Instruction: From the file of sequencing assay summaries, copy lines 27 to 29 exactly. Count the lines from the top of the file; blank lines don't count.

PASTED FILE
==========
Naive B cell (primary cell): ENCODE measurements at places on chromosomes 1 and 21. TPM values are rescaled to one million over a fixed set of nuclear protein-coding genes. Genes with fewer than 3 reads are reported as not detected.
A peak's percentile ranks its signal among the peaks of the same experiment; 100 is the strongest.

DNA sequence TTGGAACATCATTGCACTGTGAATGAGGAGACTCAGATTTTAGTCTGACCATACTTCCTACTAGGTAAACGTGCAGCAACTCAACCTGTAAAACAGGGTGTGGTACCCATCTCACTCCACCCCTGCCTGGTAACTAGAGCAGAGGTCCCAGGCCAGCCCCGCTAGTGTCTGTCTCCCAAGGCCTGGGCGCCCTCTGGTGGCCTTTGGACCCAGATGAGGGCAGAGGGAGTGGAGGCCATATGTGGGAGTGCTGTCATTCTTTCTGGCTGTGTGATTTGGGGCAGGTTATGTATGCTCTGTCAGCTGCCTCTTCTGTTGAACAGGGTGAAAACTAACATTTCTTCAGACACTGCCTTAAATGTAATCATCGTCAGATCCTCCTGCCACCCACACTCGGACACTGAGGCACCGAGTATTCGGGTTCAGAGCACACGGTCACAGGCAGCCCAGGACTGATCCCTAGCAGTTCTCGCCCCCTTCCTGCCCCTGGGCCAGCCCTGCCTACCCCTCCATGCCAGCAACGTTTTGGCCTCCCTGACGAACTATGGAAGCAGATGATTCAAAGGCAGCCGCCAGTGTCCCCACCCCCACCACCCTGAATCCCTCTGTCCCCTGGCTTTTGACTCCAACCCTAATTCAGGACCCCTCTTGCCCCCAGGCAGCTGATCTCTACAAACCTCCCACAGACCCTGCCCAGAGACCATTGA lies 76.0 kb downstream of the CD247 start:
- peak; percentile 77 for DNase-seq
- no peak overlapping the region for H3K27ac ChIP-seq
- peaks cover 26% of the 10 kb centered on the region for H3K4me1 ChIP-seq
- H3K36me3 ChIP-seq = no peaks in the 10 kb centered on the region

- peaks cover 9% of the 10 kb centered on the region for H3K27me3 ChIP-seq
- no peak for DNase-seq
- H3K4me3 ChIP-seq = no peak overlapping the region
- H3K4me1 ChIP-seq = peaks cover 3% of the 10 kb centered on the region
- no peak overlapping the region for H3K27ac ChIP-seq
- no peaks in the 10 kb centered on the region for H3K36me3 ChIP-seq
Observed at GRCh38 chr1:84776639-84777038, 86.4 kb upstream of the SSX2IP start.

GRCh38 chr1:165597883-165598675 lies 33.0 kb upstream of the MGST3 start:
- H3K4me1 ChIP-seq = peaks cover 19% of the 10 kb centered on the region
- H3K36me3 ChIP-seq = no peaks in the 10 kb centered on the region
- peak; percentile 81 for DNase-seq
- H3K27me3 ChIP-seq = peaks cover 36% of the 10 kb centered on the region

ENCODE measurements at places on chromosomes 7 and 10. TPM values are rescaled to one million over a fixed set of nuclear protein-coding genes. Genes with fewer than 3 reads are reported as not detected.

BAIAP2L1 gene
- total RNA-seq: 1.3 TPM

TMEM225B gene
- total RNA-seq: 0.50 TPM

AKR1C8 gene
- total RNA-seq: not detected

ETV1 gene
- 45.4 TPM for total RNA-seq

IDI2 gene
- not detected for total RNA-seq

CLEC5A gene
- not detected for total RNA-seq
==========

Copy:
ETV1 gene
- 45.4 TPM for total RNA-seq

IDI2 gene